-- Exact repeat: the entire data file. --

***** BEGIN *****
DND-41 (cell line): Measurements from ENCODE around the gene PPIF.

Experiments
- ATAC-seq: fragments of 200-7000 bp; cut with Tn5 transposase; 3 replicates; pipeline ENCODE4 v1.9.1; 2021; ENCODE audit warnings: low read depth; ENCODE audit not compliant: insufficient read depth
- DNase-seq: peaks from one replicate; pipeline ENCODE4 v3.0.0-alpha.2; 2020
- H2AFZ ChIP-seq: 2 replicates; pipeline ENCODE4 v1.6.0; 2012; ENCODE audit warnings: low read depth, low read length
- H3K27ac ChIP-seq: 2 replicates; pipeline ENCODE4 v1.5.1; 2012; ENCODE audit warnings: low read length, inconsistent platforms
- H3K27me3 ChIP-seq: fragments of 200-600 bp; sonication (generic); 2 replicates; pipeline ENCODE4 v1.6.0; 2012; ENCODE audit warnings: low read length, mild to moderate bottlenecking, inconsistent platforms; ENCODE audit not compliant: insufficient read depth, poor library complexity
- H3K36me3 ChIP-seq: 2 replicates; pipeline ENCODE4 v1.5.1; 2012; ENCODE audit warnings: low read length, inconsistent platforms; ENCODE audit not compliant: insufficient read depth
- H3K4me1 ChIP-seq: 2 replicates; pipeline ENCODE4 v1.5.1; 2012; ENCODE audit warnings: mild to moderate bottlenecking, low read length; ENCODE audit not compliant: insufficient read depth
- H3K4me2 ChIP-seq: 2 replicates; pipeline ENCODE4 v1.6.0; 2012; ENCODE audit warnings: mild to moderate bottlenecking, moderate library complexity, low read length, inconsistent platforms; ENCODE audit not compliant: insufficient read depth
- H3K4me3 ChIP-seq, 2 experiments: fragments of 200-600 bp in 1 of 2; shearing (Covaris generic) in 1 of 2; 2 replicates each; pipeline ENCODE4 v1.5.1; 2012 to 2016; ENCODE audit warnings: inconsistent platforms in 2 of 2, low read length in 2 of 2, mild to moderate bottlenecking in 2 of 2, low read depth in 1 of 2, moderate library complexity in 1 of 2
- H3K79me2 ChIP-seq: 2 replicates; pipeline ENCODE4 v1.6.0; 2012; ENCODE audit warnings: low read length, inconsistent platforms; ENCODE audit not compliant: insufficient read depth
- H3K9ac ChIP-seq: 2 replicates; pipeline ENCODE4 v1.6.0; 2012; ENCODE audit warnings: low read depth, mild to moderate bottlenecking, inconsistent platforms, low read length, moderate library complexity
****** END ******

DND-41 (cell line): Measurements from ENCODE around the gene PPIF.

Experiments
- ATAC-seq: fragments of 200-7000 bp; cut with Tn5 transposase; 3 replicates; pipeline ENCODE4 v1.9.1; 2021; ENCODE audit warnings: low read depth; ENCODE audit not compliant: insufficient read depth
- DNase-seq: peaks from one replicate; pipeline ENCODE4 v3.0.0-alpha.2; 2020
- H2AFZ ChIP-seq: 2 replicates; pipeline ENCODE4 v1.6.0; 2012; ENCODE audit warnings: low read depth, low read length
- H3K27ac ChIP-seq: 2 replicates; pipeline ENCODE4 v1.5.1; 2012; ENCODE audit warnings: low read length, inconsistent platforms
- H3K27me3 ChIP-seq: fragments of 200-600 bp; sonication (generic); 2 replicates; pipeline ENCODE4 v1.6.0; 2012; ENCODE audit warnings: low read length, mild to moderate bottlenecking, inconsistent platforms; ENCODE audit not compliant: insufficient read depth, poor library complexity
- H3K36me3 ChIP-seq: 2 replicates; pipeline ENCODE4 v1.5.1; 2012; ENCODE audit warnings: low read length, inconsistent platforms; ENCODE audit not compliant: insufficient read depth
- H3K4me1 ChIP-seq: 2 replicates; pipeline ENCODE4 v1.5.1; 2012; ENCODE audit warnings: mild to moderate bottlenecking, low read length; ENCODE audit not compliant: insufficient read depth
- H3K4me2 ChIP-seq: 2 replicates; pipeline ENCODE4 v1.6.0; 2012; ENCODE audit warnings: mild to moderate bottlenecking, moderate library complexity, low read length, inconsistent platforms; ENCODE audit not compliant: insufficient read depth
- H3K4me3 ChIP-seq, 2 experiments: fragments of 200-600 bp in 1 of 2; shearing (Covaris generic) in 1 of 2; 2 replicates each; pipeline ENCODE4 v1.5.1; 2012 to 2016; ENCODE audit warnings: inconsistent platforms in 2 of 2, low read length in 2 of 2, mild to moderate bottlenecking in 2 of 2, low read depth in 1 of 2, moderate library complexity in 1 of 2
- H3K79me2 ChIP-seq: 2 replicates; pipeline ENCODE4 v1.6.0; 2012; ENCODE audit warnings: low read length, inconsistent platforms; ENCODE audit not compliant: insufficient read depth
- H3K9ac ChIP-seq: 2 replicates; pipeline ENCODE4 v1.6.0; 2012; ENCODE audit warnings: low read depth, mild to moderate bottlenecking, inconsistent platforms, low read length, moderate library complexity